Tai Chi's Effect on Lower Extremity Muscle Co-contraction
January 27, 2021 - Tai Chi mind-body exercise has been shown to reduce falls and improve balance and gait, however, few studies have evaluated the role of lower extremity muscle activation patterns in the observed benefits of Tai Chi on mobility.
Harvard Medical School, China Pharmaceutical University and Tel Aviv University teamed up to perform an exploratory analysis of the association between Tai Chi training and levels of lower extremity muscle co-contraction in healthy adults during walking under single-task and cognitive dual-task conditions.
Surface electromyography of the anterior tibialis and lateral gastrocnemius muscles was recorded during 90 sec trials of overground single-task (walking normally) and dual-task (walking with verbalized serial subtractions) walking. A mean co-contraction index (CCI), across all strides, was calculated based on the percentage of total muscle activity when antagonist muscles were simultaneously activated. A hybrid study design investigated long-term effects of Tai Chi via a cross-sectional comparison of 27 Tai Chi experts and 60 age-matched Tai Chi-naive older adults. A longitudinal comparison assessed the shorter-term effects of Tai Chi; Tai Chi-naive participants were randomly allocated to either 6 months of Tai Chi training or to usual care.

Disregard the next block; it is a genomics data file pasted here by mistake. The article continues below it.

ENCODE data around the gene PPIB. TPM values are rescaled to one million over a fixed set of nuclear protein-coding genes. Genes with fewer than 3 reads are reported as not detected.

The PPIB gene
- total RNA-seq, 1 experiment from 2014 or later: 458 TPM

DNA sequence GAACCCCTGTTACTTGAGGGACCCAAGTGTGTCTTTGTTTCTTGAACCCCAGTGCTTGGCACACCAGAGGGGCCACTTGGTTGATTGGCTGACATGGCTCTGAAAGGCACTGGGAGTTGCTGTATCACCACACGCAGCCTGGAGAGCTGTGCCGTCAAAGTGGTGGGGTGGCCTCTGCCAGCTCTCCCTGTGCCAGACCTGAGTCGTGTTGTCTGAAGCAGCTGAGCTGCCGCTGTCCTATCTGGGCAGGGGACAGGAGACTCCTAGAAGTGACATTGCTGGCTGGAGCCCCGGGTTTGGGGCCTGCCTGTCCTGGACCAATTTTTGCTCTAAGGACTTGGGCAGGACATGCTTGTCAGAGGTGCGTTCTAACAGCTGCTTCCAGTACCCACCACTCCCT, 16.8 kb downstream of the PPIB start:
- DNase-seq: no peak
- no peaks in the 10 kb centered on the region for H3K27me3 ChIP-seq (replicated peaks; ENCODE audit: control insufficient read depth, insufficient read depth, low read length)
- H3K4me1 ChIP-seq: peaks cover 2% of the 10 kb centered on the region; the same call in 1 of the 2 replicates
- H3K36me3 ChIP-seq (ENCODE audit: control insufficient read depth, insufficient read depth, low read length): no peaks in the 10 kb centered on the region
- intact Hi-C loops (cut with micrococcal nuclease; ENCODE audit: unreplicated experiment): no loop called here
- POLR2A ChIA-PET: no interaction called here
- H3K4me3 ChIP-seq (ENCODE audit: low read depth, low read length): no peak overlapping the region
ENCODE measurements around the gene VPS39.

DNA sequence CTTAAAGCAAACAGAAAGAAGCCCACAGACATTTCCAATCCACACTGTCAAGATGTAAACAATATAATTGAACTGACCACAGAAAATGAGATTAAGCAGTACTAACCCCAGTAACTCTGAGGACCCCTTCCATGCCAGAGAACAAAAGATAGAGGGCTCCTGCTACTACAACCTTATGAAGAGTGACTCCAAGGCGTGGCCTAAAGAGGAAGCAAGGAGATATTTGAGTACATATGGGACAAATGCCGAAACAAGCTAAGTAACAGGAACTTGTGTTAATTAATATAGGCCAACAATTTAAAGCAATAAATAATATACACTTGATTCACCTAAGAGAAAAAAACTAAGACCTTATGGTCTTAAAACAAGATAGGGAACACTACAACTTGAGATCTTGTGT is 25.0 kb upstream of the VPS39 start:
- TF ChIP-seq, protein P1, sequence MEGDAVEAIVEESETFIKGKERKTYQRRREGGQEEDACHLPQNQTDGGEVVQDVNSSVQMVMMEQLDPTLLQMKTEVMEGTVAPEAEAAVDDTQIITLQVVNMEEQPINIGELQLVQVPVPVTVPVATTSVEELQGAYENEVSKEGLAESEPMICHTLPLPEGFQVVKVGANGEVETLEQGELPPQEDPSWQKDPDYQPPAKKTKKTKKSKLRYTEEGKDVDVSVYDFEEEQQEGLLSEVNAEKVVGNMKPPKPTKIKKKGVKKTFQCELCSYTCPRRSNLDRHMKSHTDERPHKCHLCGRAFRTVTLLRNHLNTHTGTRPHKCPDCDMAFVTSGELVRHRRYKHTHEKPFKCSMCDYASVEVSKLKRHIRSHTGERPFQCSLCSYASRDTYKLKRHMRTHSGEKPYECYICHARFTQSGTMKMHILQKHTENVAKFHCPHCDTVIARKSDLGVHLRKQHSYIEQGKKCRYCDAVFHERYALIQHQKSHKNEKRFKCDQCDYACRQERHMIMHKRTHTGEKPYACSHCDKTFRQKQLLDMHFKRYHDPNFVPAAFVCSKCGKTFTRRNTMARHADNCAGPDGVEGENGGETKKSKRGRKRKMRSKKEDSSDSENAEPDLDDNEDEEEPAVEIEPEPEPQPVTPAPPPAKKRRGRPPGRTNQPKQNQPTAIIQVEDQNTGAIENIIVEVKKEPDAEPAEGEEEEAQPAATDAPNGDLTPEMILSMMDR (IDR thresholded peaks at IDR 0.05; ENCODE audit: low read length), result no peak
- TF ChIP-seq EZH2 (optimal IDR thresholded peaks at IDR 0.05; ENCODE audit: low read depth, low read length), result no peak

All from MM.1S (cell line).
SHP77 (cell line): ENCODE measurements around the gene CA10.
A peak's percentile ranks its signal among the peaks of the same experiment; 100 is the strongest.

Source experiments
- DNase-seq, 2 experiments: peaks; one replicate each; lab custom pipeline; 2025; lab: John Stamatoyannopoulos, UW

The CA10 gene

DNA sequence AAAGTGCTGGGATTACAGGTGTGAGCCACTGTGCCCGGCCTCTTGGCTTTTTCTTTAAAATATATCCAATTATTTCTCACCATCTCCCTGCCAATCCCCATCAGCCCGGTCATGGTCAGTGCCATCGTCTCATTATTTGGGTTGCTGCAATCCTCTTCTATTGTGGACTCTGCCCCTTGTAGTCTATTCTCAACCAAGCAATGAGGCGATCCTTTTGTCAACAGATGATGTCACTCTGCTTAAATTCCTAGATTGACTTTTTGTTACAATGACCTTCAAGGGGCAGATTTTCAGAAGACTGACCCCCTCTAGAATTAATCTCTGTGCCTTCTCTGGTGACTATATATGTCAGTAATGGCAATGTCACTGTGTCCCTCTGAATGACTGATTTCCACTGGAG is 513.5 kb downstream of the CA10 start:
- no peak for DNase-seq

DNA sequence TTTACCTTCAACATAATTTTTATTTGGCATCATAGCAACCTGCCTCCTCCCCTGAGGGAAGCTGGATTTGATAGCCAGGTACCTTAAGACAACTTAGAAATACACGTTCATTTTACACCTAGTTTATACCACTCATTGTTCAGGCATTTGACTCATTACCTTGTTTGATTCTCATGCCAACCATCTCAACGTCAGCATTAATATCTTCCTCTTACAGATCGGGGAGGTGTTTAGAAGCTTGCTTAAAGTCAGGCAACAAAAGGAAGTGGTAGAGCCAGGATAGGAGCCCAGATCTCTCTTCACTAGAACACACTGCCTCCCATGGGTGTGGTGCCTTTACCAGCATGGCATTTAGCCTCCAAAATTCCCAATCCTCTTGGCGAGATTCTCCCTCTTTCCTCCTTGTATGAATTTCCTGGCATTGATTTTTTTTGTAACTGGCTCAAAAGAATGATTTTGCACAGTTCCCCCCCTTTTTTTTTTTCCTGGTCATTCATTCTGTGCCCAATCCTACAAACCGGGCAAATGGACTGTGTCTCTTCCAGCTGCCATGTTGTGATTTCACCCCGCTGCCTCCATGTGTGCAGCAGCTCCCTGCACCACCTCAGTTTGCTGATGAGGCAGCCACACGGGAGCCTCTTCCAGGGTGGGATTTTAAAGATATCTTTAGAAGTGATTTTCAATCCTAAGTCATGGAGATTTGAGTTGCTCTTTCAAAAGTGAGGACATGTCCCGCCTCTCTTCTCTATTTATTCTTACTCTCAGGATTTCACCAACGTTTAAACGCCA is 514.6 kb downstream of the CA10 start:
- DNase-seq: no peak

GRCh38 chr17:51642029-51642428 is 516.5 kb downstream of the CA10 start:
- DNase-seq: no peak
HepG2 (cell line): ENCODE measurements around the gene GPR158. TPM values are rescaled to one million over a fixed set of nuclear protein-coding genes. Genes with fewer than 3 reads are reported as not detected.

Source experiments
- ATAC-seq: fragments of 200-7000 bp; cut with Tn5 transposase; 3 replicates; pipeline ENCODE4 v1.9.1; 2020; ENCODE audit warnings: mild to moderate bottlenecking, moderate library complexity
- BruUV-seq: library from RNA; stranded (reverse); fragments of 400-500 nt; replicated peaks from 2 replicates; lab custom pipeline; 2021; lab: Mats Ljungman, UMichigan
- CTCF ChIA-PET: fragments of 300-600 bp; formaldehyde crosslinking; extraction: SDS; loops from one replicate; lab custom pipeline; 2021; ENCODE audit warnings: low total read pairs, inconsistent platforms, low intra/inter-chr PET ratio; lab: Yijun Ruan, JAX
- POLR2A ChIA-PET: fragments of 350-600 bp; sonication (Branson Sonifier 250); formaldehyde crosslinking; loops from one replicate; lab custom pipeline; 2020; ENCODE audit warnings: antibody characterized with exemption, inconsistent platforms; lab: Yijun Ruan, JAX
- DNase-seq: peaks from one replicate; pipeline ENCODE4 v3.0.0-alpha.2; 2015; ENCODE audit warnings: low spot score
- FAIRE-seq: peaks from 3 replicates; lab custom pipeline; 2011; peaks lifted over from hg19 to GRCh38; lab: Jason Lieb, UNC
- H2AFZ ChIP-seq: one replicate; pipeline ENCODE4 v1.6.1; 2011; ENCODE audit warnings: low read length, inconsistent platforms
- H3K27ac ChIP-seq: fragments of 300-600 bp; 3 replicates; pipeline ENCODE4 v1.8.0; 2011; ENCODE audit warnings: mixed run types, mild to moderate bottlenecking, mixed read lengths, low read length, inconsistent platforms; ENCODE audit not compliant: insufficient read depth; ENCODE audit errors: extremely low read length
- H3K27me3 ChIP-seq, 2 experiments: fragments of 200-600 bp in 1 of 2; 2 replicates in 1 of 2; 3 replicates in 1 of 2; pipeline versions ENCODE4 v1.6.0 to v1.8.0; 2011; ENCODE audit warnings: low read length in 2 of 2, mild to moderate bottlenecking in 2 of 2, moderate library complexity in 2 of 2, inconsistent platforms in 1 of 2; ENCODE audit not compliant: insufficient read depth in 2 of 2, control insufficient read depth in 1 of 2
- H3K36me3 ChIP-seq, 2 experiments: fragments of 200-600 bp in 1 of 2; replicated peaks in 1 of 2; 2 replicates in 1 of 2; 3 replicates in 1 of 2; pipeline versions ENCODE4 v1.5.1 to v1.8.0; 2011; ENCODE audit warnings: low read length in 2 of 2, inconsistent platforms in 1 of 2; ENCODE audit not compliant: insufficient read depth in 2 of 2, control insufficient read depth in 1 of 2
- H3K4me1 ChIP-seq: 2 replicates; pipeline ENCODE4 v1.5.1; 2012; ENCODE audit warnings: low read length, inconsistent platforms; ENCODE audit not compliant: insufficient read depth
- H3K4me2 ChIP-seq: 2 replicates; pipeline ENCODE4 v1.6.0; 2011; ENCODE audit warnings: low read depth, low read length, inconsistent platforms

Across all participants at baseline, greater CCI was correlated with slower gait speed under dual-task but not single-task walking. Linear models adjusting for age, gender, BMI and other factors that differed at baseline indicated that Tai Chi experts exhibited lower CCI compared to Tai Chi-naives under dual-task, but not single-task conditions. No differences were observed in CCI for Tai Chi-naive adults randomly assigned to 6 months of Tai Chi vs. usual care.
Lower extremity muscle co-contraction may play a role in the observed benefit of longer-term Tai Chi training on gait and postural control. Longer-duration and adequately powered randomized trials are needed to evaluate the effect of Tai Chi on neuromuscular coordination and its impact on postural control.